NTRS - NASA Technical Reports Server

Back to Results
Neural crest contributions to the lamprey headThe neural crest is a vertebrate-specific cell population that contributes to the facial skeleton and other derivatives. We have performed focal DiI injection into the cranial neural tube of the developing lamprey in order to follow the migratory pathways of discrete groups of cells from origin to destination and to compare neural crest migratory pathways in a basal vertebrate to those of gnathostomes. The results show that the general pathways of cranial neural crest migration are conserved throughout the vertebrates, with cells migrating in streams analogous to the mandibular and hyoid streams. Caudal branchial neural crest cells migrate ventrally as a sheet of cells from the hindbrain and super-pharyngeal region of the neural tube and form a cylinder surrounding a core of mesoderm in each pharyngeal arch, similar to that seen in zebrafish and axolotl. In addition to these similarities, we also uncovered important differences. Migration into the presumptive caudal branchial arches of the lamprey involves both rostral and caudal movements of neural crest cells that have not been described in gnathostomes, suggesting that barriers that constrain rostrocaudal movement of cranial neural crest cells may have arisen after the agnathan/gnathostome split. Accordingly, neural crest cells from a single axial level contributed to multiple arches and there was extensive mixing between populations. There was no apparent filling of neural crest derivatives in a ventral-to-dorsal order, as has been observed in higher vertebrates, nor did we find evidence of a neural crest contribution to cranial sensory ganglia. These results suggest that migratory constraints and additional neural crest derivatives arose later in gnathostome evolution.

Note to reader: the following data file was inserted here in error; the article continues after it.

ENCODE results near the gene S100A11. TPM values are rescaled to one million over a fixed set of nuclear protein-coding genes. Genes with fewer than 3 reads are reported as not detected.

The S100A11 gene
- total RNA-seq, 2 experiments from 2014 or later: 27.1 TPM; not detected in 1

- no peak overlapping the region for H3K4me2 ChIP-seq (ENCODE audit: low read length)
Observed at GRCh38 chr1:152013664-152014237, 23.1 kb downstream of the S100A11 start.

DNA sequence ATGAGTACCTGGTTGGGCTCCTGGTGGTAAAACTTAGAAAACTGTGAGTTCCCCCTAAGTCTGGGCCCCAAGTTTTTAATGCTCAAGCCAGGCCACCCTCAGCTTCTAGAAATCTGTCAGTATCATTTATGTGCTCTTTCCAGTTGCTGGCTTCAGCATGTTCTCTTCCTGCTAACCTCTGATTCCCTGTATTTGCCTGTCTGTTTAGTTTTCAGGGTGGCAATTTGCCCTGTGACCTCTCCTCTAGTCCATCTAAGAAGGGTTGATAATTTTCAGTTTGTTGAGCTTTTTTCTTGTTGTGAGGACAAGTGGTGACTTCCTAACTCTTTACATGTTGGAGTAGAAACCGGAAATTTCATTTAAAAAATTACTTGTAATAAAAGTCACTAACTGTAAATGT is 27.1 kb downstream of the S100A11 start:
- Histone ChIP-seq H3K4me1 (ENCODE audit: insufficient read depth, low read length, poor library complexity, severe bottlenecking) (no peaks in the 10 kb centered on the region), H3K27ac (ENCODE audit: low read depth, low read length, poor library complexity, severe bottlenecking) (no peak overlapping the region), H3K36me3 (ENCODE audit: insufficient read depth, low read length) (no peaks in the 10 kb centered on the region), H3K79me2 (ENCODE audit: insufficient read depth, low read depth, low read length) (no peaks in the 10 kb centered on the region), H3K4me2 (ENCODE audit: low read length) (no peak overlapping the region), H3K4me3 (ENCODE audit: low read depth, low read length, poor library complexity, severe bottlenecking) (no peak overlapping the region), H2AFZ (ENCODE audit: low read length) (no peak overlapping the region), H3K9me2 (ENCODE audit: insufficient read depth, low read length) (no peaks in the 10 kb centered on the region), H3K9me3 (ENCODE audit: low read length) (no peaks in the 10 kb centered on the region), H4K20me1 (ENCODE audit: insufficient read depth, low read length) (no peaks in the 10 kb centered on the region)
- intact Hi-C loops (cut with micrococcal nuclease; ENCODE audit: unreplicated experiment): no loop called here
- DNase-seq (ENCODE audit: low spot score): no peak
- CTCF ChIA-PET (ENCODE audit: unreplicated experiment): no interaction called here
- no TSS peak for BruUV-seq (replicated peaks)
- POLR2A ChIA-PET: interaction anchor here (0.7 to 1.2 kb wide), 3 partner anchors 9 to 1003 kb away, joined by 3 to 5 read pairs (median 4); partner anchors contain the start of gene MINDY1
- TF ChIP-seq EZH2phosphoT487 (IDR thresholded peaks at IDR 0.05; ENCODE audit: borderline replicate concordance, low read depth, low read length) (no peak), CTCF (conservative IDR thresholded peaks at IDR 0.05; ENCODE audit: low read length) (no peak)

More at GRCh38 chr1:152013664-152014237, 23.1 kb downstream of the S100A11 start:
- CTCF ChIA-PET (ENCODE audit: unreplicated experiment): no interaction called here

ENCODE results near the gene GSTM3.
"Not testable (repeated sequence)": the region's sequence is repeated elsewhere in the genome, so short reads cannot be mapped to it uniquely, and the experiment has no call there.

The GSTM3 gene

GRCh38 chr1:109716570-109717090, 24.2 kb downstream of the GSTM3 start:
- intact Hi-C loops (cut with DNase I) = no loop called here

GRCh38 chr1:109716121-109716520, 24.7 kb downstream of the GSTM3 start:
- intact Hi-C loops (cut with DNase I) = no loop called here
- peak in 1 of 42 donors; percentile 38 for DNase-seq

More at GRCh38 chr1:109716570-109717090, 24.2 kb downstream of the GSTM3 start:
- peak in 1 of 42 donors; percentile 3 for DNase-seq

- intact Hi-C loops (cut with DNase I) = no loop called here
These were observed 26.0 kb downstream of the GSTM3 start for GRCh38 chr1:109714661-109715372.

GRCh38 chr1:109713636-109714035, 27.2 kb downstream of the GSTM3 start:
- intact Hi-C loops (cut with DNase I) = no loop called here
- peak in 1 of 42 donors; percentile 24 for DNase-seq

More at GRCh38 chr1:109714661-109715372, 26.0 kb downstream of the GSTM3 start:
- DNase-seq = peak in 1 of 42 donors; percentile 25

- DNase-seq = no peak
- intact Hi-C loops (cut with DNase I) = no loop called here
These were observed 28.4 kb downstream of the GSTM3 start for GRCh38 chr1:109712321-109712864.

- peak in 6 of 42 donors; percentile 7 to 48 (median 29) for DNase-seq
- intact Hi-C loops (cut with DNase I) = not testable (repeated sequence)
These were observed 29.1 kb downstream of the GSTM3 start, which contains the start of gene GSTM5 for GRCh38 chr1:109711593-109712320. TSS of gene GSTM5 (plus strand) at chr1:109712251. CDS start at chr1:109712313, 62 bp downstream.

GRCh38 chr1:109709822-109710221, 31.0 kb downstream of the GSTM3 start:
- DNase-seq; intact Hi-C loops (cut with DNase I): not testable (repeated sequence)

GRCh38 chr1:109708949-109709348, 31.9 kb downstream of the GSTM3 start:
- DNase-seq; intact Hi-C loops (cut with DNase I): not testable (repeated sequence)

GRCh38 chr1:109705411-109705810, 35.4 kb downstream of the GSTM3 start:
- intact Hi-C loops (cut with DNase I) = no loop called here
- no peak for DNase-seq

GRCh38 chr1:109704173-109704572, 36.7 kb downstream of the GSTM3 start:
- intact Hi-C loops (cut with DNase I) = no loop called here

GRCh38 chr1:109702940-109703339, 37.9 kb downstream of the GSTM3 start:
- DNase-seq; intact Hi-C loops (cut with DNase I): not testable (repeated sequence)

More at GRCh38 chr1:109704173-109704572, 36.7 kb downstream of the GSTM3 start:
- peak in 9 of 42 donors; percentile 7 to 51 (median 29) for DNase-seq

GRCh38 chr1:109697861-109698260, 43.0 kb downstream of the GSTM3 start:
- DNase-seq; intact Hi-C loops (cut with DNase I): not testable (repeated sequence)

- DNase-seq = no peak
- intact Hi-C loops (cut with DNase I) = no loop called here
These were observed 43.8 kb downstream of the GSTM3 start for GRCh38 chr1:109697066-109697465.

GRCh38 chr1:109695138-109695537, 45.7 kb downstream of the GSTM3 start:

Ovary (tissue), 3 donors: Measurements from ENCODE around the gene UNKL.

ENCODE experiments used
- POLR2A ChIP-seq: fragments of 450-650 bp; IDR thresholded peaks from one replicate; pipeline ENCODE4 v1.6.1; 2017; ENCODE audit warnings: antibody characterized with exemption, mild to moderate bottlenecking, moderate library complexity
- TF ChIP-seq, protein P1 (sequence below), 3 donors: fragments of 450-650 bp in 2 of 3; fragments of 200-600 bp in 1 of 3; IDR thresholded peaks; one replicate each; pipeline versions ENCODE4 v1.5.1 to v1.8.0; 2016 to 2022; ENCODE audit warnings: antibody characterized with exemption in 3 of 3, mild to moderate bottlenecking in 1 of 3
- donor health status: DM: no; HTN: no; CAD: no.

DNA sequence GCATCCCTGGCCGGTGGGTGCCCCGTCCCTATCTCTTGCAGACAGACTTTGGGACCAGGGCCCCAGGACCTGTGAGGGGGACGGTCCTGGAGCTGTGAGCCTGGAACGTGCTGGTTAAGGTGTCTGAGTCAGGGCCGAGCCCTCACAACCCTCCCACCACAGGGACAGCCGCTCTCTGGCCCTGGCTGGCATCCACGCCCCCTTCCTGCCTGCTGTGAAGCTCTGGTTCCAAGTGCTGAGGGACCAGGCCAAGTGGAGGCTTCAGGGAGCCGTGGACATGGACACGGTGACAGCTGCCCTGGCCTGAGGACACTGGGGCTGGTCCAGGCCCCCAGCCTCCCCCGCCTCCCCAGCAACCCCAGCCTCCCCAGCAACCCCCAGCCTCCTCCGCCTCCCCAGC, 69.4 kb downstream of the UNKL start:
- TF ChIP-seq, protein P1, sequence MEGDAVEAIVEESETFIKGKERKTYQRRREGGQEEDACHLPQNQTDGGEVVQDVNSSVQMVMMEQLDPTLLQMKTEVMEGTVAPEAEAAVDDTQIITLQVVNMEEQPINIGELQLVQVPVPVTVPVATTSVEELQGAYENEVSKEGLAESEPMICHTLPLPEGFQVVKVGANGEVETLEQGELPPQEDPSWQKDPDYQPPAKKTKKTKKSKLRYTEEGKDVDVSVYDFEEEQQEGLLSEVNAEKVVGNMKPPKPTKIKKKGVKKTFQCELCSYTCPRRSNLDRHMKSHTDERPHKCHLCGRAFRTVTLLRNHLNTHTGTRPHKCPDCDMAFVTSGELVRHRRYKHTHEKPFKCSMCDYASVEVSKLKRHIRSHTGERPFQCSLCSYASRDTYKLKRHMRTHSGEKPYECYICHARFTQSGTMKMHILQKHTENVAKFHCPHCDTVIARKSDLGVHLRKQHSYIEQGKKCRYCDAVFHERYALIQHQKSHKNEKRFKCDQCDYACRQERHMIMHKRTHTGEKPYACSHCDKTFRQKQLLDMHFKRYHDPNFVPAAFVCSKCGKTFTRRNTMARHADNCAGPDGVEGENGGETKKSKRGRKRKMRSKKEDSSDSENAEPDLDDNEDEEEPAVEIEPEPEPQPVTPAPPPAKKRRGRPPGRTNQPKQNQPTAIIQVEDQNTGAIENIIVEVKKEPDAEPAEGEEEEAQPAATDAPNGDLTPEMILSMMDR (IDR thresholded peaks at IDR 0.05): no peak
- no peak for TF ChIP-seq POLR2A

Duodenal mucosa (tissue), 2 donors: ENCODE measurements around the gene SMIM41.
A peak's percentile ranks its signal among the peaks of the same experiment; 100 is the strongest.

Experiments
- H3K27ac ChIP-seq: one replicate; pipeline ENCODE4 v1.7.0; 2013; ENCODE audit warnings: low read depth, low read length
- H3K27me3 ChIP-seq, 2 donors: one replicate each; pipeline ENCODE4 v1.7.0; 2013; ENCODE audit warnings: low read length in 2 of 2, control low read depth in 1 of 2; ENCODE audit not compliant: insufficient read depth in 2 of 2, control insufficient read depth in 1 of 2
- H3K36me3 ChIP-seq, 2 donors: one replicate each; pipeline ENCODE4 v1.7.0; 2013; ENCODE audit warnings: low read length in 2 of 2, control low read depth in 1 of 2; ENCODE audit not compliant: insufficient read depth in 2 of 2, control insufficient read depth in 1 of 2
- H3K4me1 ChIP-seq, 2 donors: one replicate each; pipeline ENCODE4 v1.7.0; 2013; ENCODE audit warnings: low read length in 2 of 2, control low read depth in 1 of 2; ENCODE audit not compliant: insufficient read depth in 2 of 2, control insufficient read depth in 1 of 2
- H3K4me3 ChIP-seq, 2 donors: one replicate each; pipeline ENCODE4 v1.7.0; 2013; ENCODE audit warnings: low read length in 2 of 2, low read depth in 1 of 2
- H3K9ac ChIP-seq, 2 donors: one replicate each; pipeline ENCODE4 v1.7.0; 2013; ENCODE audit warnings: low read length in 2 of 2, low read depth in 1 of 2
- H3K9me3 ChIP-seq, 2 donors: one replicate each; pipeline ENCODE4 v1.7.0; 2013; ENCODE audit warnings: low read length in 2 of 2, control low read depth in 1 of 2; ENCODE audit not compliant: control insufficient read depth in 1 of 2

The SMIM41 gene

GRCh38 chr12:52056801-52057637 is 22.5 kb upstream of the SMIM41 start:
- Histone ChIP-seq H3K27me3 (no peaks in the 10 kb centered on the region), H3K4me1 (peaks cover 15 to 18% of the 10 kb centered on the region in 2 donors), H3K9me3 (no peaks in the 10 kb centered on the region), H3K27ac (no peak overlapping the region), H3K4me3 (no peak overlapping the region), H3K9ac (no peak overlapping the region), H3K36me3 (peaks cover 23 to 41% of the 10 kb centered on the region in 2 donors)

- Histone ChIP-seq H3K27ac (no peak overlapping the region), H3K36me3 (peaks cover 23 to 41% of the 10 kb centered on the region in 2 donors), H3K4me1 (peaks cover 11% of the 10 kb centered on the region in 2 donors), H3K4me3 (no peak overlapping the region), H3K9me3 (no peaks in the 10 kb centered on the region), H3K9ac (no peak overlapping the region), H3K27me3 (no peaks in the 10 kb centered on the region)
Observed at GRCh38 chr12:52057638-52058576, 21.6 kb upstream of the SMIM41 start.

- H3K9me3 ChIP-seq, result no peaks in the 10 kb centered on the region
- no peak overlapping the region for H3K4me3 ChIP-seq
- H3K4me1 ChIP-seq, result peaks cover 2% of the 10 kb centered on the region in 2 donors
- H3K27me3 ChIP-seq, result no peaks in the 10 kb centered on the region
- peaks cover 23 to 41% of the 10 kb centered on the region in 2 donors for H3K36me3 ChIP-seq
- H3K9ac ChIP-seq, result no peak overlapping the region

Document ID
Document Type
Reprint (Version printed in journal)
External Source(s)
McCauley, David W. (California Institute of Technology Pasadena, CA 91125, United States)
Bronner-Fraser, Marianne
Date Acquired
August 21, 2013
Publication Date
June 1, 2003
Publication Information
Publication: Development (Cambridge, England)
Volume: 130
Issue: 11
ISSN: 0950-1991
Subject Category
Life Sciences (General)
Funding Number(s)
Distribution Limits
Non-NASA Center
NASA Discipline Evolutionary Biology